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After 36 Hours in Darkness, Two Women Pulled from Rubble

October 29, 1996

CAIRO, Egypt (AP) _ For 36 hours, Samantha Miksche was entombed in the darkness of a collapsed 12-story apartment building. The American teen-ager heard the cries of other survivors, the barking of search dogs and the rumble of equipment boring through the ruins.

On Tuesday, exhausted rescue workers pulled her and a friend from the rubble _ bruised and bleeding, but alive.

``I’m very tired,″ said Miksche, a 17-year-old from Los Angeles whose mother was among dozens of people still missing as the desperate search for survivors entered its third day.

Hundreds of people waited near the wreckage, some demanding justice and others begging for their trapped friends and relatives to somehow leave the rubble.

``Have mercy on us!″ one man shouted.

A breeze carried the stench of death over the site. Ten teen-agers sat in a circle, each reading from the Koran. At times, some would cry or hug a companion, waiting for news about trapped relatives or friends.

Workers, some of whom had not slept for 48 hours, used cranes, shovels, picks and their bare hands to search for survivors amid the wreckage _ a bloodied pillow, a blue purse, a picture frame, even a school notebook.

``The child who was doing his homework, what did he do to deserve to die?″ shouted a woman who collapsed in the street.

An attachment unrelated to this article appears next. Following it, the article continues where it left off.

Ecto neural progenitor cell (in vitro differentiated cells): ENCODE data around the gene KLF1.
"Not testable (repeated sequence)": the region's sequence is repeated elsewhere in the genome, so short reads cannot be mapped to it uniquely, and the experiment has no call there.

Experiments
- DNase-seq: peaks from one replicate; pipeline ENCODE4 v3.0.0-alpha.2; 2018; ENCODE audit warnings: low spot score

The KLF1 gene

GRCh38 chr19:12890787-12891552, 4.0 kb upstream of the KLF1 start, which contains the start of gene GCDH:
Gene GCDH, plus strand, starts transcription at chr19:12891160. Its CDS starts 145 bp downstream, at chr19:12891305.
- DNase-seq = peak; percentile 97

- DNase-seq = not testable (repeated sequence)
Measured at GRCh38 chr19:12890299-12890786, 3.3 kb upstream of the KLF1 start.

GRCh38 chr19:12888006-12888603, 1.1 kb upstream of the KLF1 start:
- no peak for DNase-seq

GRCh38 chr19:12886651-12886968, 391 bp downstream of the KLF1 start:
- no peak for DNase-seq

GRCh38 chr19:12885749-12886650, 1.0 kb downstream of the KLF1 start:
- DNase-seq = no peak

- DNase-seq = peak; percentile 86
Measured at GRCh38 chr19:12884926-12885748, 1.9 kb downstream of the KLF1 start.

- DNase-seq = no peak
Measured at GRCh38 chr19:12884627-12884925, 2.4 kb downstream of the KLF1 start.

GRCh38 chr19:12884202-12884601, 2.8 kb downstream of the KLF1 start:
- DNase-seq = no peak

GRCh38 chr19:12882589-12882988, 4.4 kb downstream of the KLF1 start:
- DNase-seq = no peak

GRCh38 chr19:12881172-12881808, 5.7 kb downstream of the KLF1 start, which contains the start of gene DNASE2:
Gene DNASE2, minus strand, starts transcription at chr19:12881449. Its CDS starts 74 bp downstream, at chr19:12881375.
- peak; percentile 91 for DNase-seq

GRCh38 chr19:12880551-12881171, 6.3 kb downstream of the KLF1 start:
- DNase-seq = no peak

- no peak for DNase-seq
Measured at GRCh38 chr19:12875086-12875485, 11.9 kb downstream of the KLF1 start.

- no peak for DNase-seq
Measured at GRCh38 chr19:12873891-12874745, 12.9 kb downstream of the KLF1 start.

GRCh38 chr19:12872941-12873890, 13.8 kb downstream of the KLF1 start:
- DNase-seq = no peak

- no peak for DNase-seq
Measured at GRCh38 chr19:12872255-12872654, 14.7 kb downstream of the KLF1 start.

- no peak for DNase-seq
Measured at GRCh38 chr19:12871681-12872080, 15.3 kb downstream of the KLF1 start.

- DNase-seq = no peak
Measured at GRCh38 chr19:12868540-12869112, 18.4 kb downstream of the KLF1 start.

By nightfall Tuesday, the death toll rose to at least 20, but dozens more were feared dead, police said. At least 23 survivors have been rescued since the collapse Sunday night; but until the two women were found Tuesday, 21 hours had gone by without anyone being found alive.

As many as 150 people, most of them Egyptians, were believed to have been in the building’s apartments and offices.

Workers pulled Miksche and her 19-year-old Egyptian friend, Noha Fawzi, from a hallway that had not collapsed in a second-floor apartment, which Miksche was considering renting.

As they were lying under the debris, the two young women could hear the rumble of equipment removing slabs of concrete, twisted metal and pulverized masonry above them, said Noha Wagih, a friend of Miksche’s at the hospital.

Dogs brought by German rescue workers located them, alerting workers who followed their shouts for help, Wagih said.

During the hours beneath the ruins, Fawzi recited verses from the Koran as she listened to the cries of others trapped nearby, she told Egypt’s Middle East News Agency. She said their shouts began fading Monday evening, 12 hours before she was rescued.

``I had something like a hallucination and I kept hearing voices and seeing people were coming to rescue us,″ she said.

Doctors said they had cuts and bruises and were dehydrated, but were otherwise in good shape. Miksche spoke briefly to The Associated Press by telephone Tuesday, but later was said to be under sedation.

There was no word on on Miksche’s Egyptian-American mother, identified by the Egyptian news agency as Samira Ismail Kassab.

At daybreak, government soldiers cordoned off the area. Rescue workers and police complained that thousands of people were milling about the five-story-high pile of debris, hampering their work. Nine people were arrested Monday for scavenging.

Some rescue workers wore light blue kerchiefs to block the stench.

``Because we are alive, we have plenty of time to sleep later,″ said Samir Ahmed, a 21-year-old army conscript, his face smeared with dirt and dust flaking off his eyelashes.

The cause of the collapse was under investigation. Police have arrested the building’s owner, a contractor and an engineering consultant. Investigators suspect renovation work being done in an apartment may have weakened the building’s structure.

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